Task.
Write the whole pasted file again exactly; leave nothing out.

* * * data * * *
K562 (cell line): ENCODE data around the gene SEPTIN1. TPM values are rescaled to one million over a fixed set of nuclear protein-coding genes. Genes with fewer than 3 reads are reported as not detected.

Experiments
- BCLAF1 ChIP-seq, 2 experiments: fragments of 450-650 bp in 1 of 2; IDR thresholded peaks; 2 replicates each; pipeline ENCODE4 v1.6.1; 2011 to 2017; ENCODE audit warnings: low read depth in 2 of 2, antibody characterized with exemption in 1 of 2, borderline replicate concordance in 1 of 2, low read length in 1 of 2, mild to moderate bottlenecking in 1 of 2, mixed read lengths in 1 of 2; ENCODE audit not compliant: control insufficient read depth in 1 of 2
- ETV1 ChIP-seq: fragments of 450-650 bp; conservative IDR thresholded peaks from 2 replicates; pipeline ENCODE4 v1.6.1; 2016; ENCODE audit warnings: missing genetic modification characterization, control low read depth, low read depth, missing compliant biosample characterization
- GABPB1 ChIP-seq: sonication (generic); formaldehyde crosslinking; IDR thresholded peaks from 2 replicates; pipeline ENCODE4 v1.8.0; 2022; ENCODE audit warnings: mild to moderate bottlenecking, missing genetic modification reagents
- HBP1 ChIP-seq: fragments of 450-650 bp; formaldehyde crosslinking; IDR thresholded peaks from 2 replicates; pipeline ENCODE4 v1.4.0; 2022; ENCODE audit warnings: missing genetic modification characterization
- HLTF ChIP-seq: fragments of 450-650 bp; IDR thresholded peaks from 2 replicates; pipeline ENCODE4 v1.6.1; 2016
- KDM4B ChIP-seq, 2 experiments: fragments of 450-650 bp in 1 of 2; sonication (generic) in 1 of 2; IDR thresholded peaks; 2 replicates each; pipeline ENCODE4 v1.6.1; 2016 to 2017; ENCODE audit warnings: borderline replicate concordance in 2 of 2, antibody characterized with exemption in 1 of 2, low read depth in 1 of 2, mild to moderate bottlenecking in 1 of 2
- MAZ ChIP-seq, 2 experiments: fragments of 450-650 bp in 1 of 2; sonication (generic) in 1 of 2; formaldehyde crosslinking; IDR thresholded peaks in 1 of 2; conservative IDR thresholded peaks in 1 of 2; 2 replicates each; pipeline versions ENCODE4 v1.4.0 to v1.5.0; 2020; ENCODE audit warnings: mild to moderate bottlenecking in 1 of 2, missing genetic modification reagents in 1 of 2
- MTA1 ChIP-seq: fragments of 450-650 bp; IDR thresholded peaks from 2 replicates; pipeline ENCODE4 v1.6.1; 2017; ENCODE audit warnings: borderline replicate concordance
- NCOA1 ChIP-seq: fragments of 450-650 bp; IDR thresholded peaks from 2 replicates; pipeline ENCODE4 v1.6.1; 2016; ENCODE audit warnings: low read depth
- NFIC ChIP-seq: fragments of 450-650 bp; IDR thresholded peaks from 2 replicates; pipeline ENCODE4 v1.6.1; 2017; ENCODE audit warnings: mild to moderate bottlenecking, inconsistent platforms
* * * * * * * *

K562 (cell line): ENCODE data around the gene SEPTIN1. TPM values are rescaled to one million over a fixed set of nuclear protein-coding genes. Genes with fewer than 3 reads are reported as not detected.

Experiments
- BCLAF1 ChIP-seq, 2 experiments: fragments of 450-650 bp in 1 of 2; IDR thresholded peaks; 2 replicates each; pipeline ENCODE4 v1.6.1; 2011 to 2017; ENCODE audit warnings: low read depth in 2 of 2, antibody characterized with exemption in 1 of 2, borderline replicate concordance in 1 of 2, low read length in 1 of 2, mild to moderate bottlenecking in 1 of 2, mixed read lengths in 1 of 2; ENCODE audit not compliant: control insufficient read depth in 1 of 2
- ETV1 ChIP-seq: fragments of 450-650 bp; conservative IDR thresholded peaks from 2 replicates; pipeline ENCODE4 v1.6.1; 2016; ENCODE audit warnings: missing genetic modification characterization, control low read depth, low read depth, missing compliant biosample characterization
- GABPB1 ChIP-seq: sonication (generic); formaldehyde crosslinking; IDR thresholded peaks from 2 replicates; pipeline ENCODE4 v1.8.0; 2022; ENCODE audit warnings: mild to moderate bottlenecking, missing genetic modification reagents
- HBP1 ChIP-seq: fragments of 450-650 bp; formaldehyde crosslinking; IDR thresholded peaks from 2 replicates; pipeline ENCODE4 v1.4.0; 2022; ENCODE audit warnings: missing genetic modification characterization
- HLTF ChIP-seq: fragments of 450-650 bp; IDR thresholded peaks from 2 replicates; pipeline ENCODE4 v1.6.1; 2016
- KDM4B ChIP-seq, 2 experiments: fragments of 450-650 bp in 1 of 2; sonication (generic) in 1 of 2; IDR thresholded peaks; 2 replicates each; pipeline ENCODE4 v1.6.1; 2016 to 2017; ENCODE audit warnings: borderline replicate concordance in 2 of 2, antibody characterized with exemption in 1 of 2, low read depth in 1 of 2, mild to moderate bottlenecking in 1 of 2
- MAZ ChIP-seq, 2 experiments: fragments of 450-650 bp in 1 of 2; sonication (generic) in 1 of 2; formaldehyde crosslinking; IDR thresholded peaks in 1 of 2; conservative IDR thresholded peaks in 1 of 2; 2 replicates each; pipeline versions ENCODE4 v1.4.0 to v1.5.0; 2020; ENCODE audit warnings: mild to moderate bottlenecking in 1 of 2, missing genetic modification reagents in 1 of 2
- MTA1 ChIP-seq: fragments of 450-650 bp; IDR thresholded peaks from 2 replicates; pipeline ENCODE4 v1.6.1; 2017; ENCODE audit warnings: borderline replicate concordance
- NCOA1 ChIP-seq: fragments of 450-650 bp; IDR thresholded peaks from 2 replicates; pipeline ENCODE4 v1.6.1; 2016; ENCODE audit warnings: low read depth
- NFIC ChIP-seq: fragments of 450-650 bp; IDR thresholded peaks from 2 replicates; pipeline ENCODE4 v1.6.1; 2017; ENCODE audit warnings: mild to moderate bottlenecking, inconsistent platforms